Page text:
• Regularly applying lime to counter the acidification inherent in the agricultural system
  • Growing acid tolerant crops or crop varieties more tolerant of acid soils. Sugar cane and bananas are examples of acid tolerant crops.

Management of soil acidity:

Management of acid soils should aim at realization of production potential either by addition of amendments or by manipulation of agricultural practices to derive optimum crop yield under acidic conditions. Liming can significantly improves the physical, chemical and biological properties of soil. There can be significant improvement in yield due to increased availability of several plant nutrients. In addition to liming, the present thinking on acid soil management includes integration of nutrient management practices with in situ soil moisture conservation technology, agro-forestry using a system approach of crop production to meet the food and nutritional security of the farmer. No doubt, liming technology is cost effective and can increase the crop yield. Residue incorporation, minimum tillage, conservation agricultural practices can also increase the crop productivity in acid soil regions.

Table: Calcium Carbonate (CaCO3,) equivalent of some important liming materials

Sl.No.

Liming material (100 kg)

CaCO3 equiv. (kg)

1

Calcium oxide (CaO)

179

2

Calcium hydroxide, (burnt lime)

139

3

Dolomite

109

4

Limestone (CaCO3)

100

5

Marl

70-90

6

Blast furnace slag

70-90

7

Electric furnace slag

65-80

8

Basic slag

60-70

Among the naturally occurring lime sources, calcite and dolomite are the most important. Since calcite and dolomite have industrial use, its application in agriculture is not economical. To reduce the cost of liming, several industrial wastes such as paper mill sludge from paper mills, basic slag from steel industry, press mud from sugar mills using carbonate process can successfully be used in acid soil regions of India as amendments, which are eco-friendly. Liming material must be locally available, properly ground and should have high neutralizing value and low cost for use by small and marginal farmers.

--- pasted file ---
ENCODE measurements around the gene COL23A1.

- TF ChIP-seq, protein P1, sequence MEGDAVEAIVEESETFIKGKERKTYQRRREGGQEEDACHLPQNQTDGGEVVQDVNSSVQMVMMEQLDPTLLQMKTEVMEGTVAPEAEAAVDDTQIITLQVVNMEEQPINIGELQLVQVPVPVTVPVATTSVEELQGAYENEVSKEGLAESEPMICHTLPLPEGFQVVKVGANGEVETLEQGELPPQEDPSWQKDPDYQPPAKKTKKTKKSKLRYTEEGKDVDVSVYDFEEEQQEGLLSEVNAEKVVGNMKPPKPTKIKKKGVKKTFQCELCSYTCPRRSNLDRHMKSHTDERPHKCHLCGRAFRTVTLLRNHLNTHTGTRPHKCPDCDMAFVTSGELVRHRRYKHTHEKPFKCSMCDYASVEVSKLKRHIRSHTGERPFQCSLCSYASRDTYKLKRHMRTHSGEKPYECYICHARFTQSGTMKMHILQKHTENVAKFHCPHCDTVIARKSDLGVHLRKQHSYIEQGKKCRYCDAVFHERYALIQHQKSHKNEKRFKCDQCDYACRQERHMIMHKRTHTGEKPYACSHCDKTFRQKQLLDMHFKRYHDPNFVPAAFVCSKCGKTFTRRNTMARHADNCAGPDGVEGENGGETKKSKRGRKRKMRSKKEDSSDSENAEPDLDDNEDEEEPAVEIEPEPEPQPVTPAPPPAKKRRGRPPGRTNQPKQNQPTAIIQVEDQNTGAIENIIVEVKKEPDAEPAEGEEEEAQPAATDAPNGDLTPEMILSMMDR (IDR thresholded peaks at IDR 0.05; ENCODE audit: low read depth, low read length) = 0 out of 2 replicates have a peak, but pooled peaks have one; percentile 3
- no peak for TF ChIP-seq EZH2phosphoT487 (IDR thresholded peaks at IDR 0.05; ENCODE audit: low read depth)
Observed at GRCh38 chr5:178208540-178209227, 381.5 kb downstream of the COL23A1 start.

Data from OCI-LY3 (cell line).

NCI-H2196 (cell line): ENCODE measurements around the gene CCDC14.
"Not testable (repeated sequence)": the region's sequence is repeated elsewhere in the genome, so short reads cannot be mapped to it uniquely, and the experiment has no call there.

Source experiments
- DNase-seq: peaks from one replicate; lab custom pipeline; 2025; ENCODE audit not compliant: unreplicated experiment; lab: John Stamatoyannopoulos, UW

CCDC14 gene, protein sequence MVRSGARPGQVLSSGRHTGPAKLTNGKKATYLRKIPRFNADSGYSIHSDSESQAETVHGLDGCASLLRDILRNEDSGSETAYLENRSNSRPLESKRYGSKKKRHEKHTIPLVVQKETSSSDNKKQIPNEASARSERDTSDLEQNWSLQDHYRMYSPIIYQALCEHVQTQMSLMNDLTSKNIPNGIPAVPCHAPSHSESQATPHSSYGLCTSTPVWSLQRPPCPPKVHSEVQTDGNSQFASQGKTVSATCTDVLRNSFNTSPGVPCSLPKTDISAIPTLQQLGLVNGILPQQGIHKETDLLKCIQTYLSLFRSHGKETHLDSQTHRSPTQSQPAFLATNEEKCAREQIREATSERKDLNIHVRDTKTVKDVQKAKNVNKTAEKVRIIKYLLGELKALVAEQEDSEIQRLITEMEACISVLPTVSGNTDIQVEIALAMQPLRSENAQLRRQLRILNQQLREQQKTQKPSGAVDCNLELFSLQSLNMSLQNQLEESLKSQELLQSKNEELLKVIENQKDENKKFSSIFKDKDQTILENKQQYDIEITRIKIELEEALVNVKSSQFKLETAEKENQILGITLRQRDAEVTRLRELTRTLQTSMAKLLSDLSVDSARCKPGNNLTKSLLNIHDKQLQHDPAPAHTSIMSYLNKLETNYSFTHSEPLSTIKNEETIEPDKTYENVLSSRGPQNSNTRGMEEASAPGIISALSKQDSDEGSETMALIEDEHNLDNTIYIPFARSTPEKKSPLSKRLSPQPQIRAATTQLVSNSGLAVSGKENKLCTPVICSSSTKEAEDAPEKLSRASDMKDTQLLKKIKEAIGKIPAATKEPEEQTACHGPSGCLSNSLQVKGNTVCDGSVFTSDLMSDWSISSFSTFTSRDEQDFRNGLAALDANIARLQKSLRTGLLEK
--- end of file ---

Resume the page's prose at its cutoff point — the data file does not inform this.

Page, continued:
Lime Requirement:

Soil testing for pH is essential for finding out approximately correct dose of liming material. The table provides pH value of the soil and recommended dose of pure calcium carbonate to be used in an acre or hectare of land.

Table: Lime requirement to bring the soil to Indicated pH

pH of soil

buffer suspension

Lime required to bring the soil to indicated pH ( in tones per acre of pure calcium carbonate i.e.CaCO3)

pH 6.0

pH 6.4

pH 6.8

6.7

1.0

1.2

1.4

6.6

1.4

1.7

1.9

6.5

1.8

2.2

2.5

6.4

2.3

2.7

3.1

6.3

2.7

3.2

3.7

6.2

3.7

3.7

4.2

6.1

3.5

4.2

4.8

6.0

3.9

4.7

5.4

5.9

4.4

5.2

6.0

5.8

4.8

5.7

6.5

5.7

5.2

6.2

7.1

5.6

5.6

6.7

7.7

5.5

6.0

7.2

8.3

5.4

6.5

7.7

8.9

5.3

6.9

8.2

9.4

5.2

7.4

8.6

10.0

5.1

7.8

9.1

10.6

5.0

8.2

9.6

11.2

4.9

8.6

10.1

11.8

References:

ICAR (2010). Degraded and wastelands of India: status and spatial distribution.

Jena, D. (2013). Potential of industrial by-products in ameliorating acid soils for sustainable crop production.

Maji, A.K., Obi Reddy, G.P. and Meshram, S. (2008). Acid soil map of India. Annual Report 2008. NBSS&LUP, Nagpur, India.


Authors:

Surajit Mondal1, Santosh Kumar2, Prem K. Sundaram3 and S. K. Dwivedi4

1Scientist (Soil Physics), 2Scientist (Plant Breeding), 3Scientist (Farm Machinery), 4Scientist (Plant Physiology)

ICAR Research Complex for Eastern Region, Patna - 800014